The winter solstice, December 21, is the longest night and the shortest day of the year. After that, the days begin to draw out again, the nights get shorter and the world becomes lighter all around.
I often see the parallels between nature and our experience of life. The idea that, in life, we have a spring, when we are developing our self as a person, a summer, when, hopefully, we blossom into luscious fruitfulness, autumn, when we review and enjoy the fruits of our labours, and a winter, when it all goes to sleep and there are endings, hopefully not too stormy.
The idea that there should be a longest, darkest night in the yearly cycle is paralleled by the “dark night of the soul”. This is often seen as a time of despair and questioning that can be full of “What is the point?”, “Why am I here?”, “Will I fail?”, “Will I be abandoned?”
When this happens for people, its effect will vary. It may simply be a question or reviewing and taking stock, for others it is the precursor of huge shifts in behaviour and attitude. It is a re-telling of the story of the people, where one builds their house on sand and the other on rock. When the storm comes, and the Earth shakes, the house that is built on rock will shift and wobble but remain upright. The house that is built on sand, that has no real foundation, will inevitably slip, slide, fall down. Then it will be time to start anew, hopefully on firmer ground.
In terms of our calendar, we have the solstice, followed by Christmas, followed by New Year. For me, New Year is the new beginning leading to a new spring, Christmas represents the lightening of human consciousness and the wonder of hope, while the solstice is the review, and it can sometimes be dark. Sometime, the solstice will represent the success of achievement and at other times, the realisation of mistake and loss.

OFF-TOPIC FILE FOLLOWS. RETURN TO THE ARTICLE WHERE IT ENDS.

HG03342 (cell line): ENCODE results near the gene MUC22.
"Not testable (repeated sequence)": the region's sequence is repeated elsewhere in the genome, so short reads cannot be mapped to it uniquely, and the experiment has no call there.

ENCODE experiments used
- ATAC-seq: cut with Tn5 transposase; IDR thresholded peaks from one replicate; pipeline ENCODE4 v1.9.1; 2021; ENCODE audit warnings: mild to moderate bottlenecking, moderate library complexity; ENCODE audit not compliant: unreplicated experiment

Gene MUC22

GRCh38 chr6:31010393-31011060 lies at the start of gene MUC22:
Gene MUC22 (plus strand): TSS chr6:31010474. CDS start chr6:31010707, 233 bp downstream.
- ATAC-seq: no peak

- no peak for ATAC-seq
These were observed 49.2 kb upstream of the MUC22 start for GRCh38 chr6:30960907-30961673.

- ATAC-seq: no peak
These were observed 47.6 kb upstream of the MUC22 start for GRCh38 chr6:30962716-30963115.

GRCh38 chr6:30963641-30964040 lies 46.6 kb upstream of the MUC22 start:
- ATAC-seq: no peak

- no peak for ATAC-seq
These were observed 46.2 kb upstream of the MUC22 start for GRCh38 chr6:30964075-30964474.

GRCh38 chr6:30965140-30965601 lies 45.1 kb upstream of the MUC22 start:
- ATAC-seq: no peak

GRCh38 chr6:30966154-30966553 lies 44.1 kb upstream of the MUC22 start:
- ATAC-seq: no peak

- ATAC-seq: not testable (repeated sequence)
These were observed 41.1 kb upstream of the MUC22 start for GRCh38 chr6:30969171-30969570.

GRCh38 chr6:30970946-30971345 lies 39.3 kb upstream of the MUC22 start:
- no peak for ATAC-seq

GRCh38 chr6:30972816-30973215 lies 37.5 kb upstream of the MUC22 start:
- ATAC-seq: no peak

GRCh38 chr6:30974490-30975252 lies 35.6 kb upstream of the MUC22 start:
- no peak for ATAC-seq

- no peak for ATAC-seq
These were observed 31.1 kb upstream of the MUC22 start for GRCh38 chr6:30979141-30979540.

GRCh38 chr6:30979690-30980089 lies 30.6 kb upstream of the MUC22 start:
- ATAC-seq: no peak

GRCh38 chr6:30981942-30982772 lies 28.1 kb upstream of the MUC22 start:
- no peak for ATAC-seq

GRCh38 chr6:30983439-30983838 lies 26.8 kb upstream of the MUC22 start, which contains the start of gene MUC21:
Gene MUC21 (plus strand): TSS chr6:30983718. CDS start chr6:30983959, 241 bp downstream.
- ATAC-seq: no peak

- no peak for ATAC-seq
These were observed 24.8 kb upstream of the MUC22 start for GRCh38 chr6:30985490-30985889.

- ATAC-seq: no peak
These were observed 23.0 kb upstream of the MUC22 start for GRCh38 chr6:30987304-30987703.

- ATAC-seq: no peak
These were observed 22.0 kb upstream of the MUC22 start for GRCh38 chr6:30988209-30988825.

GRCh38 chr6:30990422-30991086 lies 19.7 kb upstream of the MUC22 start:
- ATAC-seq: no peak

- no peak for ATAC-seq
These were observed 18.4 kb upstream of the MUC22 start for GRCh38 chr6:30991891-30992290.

In my calendar, the solstice is good time to consider where I am up to and make decisions about my experience of the last twelve months, what it is that I want to leave behind and what it is that I choose to take with me into the New Year.
I have just got my 2012 journal, I keep one each year, and it begins with a consideration of what has been, and all that has happened in 2011, and then it begins to focus on what will be in 2012. I am never sure about New Year resolutions, they often feel like a setup where we are bound to fail and have the all danger of giving us a negative self-image. So I opt for a focus on the year ahead.
So that if it was now the solstice for 2012, what would I like to be saying about the year, what would I have liked to have achieved in the past twelve months, how would I like to feel? That gives me a flavour and an energy for the year and sets my direction. I may not have any idea how I will achieve what I want in 2012, but I am heading in the right direction and I have good potential for success.
What does your solstice review look like?